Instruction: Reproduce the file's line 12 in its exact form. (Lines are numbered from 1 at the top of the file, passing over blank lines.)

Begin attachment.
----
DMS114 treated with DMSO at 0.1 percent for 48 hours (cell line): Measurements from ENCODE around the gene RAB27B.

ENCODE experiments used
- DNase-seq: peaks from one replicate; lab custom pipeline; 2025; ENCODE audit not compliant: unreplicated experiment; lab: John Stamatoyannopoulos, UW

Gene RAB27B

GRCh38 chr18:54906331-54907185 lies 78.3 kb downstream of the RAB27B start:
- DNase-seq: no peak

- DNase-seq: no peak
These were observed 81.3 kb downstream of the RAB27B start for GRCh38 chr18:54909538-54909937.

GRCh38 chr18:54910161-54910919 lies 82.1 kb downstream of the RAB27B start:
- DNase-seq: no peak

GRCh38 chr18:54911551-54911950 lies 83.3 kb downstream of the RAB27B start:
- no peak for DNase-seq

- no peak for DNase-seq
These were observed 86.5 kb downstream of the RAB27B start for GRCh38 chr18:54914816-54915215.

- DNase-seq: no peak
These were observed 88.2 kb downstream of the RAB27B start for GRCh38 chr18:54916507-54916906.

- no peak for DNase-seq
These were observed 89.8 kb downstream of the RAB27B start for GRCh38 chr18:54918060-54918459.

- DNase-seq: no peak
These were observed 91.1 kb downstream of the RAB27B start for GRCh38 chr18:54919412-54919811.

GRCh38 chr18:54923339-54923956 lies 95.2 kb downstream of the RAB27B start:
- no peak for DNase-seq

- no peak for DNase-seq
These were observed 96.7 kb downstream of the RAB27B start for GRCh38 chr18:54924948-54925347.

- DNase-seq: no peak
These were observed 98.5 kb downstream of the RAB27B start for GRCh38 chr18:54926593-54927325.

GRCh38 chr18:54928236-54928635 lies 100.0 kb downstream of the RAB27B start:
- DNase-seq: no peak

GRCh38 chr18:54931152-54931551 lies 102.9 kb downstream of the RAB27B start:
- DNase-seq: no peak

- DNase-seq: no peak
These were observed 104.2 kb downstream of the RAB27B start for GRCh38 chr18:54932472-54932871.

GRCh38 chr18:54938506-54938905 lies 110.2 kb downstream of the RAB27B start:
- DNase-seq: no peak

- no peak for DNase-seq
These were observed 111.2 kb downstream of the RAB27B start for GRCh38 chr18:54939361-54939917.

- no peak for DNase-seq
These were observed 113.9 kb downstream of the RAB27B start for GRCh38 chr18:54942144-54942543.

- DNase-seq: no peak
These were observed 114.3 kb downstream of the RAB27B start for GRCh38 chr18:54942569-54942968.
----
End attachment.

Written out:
- no peak for DNase-seq